CUZCO, A PIECE OF WRINKLED PAPER

By Rudy Chalco

Perhaps from the many ways to describe the ancient capital of the Inkas and its geography, the one which fits the best to describe Cuzco is that one, because when you are over fliying the area you can see how there are mountains, small valleys, rivers, creeks, canyons and all kinds of geological formations due to the origin of the Andes more than 25 million years ago. As it is known now, because of the tectonic of plates the are suffered a phenomena called subduction by which a couple of the most important plates in the Word: The continental plate and Nazca started to collide one each other and finally after so much friction and pushing between one and the other the Nazca plate ended going underneath the continental plate causing a Mega push of dirt and rocks all the way to some 22800 feet which is the height of the highest mountain on the Andes, Aconcagua in Argentina. This phenomena it is still happening and as we know by studies done by Argentinian geologist it grows up some ½ milimeter and turns narrower some 4.5 milimeters every year. Cuzco happens to be right in the heart of the Andes and it is perhaps th best simple to see all the different kinds of textures created by Mother nature called locally as Pachamama.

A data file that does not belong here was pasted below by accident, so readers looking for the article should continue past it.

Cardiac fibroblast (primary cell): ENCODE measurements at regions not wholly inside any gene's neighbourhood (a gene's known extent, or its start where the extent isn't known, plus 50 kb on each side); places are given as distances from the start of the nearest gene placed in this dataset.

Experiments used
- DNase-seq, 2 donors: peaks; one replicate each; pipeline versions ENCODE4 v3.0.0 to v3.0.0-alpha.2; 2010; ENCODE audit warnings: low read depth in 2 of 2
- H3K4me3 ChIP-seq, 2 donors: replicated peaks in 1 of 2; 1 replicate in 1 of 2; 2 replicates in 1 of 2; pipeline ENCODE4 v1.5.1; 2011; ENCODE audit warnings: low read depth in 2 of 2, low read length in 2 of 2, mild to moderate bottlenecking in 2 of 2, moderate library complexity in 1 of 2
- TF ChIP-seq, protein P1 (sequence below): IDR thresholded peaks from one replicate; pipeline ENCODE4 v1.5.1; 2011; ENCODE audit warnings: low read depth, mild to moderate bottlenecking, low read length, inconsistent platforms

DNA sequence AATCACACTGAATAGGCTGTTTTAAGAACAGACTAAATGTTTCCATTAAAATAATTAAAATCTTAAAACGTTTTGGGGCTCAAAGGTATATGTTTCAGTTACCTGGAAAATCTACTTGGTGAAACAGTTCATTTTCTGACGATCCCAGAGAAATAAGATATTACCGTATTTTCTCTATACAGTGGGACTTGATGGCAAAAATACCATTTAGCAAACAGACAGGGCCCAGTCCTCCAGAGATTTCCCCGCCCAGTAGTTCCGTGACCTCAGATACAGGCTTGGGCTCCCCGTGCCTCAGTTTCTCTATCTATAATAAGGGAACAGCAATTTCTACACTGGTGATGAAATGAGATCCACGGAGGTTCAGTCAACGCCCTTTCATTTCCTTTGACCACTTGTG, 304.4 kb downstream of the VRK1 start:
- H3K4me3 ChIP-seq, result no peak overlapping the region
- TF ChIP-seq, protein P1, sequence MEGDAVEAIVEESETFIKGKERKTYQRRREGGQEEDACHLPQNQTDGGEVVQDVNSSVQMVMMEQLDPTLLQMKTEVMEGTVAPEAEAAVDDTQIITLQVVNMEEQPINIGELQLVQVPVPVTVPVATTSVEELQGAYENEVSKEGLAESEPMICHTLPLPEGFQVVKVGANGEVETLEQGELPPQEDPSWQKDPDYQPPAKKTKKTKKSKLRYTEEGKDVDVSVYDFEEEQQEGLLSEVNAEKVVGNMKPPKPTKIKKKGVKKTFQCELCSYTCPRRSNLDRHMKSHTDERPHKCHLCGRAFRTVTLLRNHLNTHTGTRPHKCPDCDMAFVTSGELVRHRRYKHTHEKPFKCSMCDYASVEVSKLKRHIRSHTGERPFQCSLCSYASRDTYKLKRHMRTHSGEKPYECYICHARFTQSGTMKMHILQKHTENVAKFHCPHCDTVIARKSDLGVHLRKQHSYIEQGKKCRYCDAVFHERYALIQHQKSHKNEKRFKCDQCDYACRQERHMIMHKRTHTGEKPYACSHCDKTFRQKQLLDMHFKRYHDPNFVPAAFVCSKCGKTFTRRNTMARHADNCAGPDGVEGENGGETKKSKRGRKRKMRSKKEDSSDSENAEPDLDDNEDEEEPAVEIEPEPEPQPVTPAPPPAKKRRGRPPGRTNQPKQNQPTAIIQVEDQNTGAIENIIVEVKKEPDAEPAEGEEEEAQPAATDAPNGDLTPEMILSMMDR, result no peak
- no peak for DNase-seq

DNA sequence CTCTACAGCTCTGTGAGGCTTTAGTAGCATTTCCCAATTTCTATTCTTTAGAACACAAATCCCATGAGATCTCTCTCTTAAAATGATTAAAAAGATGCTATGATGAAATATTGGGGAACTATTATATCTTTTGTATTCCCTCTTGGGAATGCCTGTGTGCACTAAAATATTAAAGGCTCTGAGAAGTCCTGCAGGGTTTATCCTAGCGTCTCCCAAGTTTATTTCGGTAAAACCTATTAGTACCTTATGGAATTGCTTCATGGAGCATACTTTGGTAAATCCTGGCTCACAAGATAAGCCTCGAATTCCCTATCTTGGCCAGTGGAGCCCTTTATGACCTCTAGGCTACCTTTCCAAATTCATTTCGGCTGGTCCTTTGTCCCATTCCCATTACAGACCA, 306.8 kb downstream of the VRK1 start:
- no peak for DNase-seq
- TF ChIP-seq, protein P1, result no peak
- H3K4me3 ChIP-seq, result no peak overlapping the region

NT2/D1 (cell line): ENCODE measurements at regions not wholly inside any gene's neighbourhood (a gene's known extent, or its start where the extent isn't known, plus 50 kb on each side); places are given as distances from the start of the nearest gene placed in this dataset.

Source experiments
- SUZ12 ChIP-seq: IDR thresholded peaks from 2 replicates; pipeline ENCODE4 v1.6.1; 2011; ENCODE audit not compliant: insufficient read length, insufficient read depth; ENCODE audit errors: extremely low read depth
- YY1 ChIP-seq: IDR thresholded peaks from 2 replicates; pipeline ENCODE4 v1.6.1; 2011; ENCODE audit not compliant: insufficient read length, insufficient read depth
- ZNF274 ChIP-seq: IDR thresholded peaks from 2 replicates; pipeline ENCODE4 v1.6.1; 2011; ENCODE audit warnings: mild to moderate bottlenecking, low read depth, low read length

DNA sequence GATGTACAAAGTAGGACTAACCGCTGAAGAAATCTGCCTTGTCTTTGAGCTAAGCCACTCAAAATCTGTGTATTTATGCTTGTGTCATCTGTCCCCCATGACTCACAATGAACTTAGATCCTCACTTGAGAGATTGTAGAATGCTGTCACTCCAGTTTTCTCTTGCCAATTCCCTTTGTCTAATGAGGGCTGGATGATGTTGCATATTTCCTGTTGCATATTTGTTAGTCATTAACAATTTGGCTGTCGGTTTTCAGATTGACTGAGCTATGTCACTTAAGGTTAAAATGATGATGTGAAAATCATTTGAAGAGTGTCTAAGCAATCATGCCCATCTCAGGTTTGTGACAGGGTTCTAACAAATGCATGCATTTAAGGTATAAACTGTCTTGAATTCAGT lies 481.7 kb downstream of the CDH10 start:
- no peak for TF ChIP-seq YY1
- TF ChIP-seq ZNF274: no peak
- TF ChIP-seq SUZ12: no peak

When the first Spanish came to the Inka land, called back then Tawantinsuyo, from which Cuzco was the capital, there was a confussion and because of it even now we keep the name of this mighty mountains, they asked about the name of the area and they were told in Quechua, that the name of the tribu inhabiting that zone were the Antis, but the conquistadors thought they were talking about the area and so named the whole mountain range: Andes, which is still the name of the group of mountains, the longest of the world, where Inkas founded the most important empire back in the XV century.


Andes Peruvian